Watch a movie.
Many, including myself, grow up wanting to be part of the entertainment world so we too can make people laugh, or I guess ... cry - but any little kid who told someone "I want to make people cry when I grow up," likely spent some time getting examined. Anyway, many people want to help tell these stories. And everyone, from businessmen to maids, wants to be successful.
This is where movies fail us. They mislead. Directors and writers are showing us a tilted reflection of our culture and values blown up on to a big screen. We watch the little guy succeed and feel we can too. We, as in you, are technically right. You could get a date, have a successful business, or run for office. But it will require work. In movies, this part can be called a montage.
A candidate running for office goes door to door telling people why they should be elected. A fat guy runs and lifts weights. The inspired novelist suddenly taps away at the keys - likely pacing back and forth reading their words aloud - with their shirt changing each time they walk by the camera to prove time passed. The montage is the most important part of the movie.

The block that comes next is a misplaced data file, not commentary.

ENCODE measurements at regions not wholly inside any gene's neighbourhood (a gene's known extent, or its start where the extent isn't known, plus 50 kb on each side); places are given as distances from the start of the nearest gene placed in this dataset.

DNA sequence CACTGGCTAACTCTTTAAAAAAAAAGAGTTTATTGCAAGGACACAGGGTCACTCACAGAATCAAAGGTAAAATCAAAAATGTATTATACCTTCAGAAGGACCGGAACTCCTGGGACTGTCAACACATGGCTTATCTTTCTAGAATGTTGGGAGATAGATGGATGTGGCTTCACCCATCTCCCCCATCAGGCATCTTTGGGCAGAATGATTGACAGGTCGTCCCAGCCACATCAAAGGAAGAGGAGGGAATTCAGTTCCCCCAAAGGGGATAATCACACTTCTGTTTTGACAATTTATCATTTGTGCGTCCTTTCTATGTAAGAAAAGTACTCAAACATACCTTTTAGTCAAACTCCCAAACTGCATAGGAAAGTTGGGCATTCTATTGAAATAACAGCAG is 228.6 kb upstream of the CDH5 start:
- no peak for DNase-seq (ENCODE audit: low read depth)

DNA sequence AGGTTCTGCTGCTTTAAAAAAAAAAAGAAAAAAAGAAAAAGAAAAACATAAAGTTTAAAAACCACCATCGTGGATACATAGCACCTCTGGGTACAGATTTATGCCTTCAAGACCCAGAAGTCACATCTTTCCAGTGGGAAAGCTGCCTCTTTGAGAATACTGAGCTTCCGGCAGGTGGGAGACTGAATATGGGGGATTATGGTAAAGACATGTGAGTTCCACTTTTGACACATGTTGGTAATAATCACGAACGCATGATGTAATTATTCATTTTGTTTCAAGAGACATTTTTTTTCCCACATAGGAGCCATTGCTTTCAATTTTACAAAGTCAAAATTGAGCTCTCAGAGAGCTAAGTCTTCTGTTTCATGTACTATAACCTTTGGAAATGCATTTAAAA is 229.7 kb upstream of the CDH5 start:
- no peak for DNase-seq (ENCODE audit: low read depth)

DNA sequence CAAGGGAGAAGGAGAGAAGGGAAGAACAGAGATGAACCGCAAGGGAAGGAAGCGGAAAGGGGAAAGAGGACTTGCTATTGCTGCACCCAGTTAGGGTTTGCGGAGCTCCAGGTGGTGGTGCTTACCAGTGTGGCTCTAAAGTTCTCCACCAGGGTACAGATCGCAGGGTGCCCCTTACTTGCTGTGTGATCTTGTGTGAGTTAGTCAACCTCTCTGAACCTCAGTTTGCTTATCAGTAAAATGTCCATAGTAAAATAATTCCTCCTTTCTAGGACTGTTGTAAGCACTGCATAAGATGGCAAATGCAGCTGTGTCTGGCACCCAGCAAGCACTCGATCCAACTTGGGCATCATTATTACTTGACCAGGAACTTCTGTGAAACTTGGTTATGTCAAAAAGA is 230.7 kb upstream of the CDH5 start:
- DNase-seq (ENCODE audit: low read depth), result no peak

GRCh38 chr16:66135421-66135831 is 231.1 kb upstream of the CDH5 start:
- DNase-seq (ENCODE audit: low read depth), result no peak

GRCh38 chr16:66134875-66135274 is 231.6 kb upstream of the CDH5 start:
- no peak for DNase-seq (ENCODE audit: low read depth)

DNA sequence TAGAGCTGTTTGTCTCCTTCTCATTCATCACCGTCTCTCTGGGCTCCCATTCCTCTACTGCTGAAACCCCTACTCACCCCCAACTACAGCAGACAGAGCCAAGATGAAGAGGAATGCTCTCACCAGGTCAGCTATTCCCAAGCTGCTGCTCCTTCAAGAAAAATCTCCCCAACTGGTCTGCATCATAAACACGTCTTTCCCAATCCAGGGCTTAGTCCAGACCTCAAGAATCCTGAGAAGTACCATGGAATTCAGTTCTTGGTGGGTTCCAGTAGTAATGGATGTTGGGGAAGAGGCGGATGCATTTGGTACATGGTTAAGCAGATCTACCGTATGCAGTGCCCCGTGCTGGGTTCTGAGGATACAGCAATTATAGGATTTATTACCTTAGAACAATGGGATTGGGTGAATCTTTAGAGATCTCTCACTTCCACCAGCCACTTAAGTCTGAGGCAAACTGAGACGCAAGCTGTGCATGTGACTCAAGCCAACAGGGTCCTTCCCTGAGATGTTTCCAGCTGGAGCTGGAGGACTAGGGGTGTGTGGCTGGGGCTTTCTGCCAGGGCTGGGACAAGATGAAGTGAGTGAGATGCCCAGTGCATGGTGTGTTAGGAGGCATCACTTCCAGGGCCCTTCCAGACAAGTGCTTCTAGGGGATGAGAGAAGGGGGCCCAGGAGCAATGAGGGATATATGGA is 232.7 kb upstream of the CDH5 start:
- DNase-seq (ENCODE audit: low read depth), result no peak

It represents the character's big change. A change so complicated and strenuous they had to speed it up so you did not get bored. Moviemakers also had to keep it short so people would like their movie. No one wants to be reminded how much extra work successful people have to do outside their regular jobs to do something great.
So you should go watch a movie. They are awesome. But rewind the montage and remember the amount of work that goes into being a success. It might make watching the movie a little less enjoyable, but the idea could add a lot to your life.
Alex Schuman is an award-winning broadcast journalist. The University of Iowa graduate is a produced playwright and currently reports for WHAS-TV in Louisville, Ky. He is a former Fort Dodge resident who was an intern for The Messenger.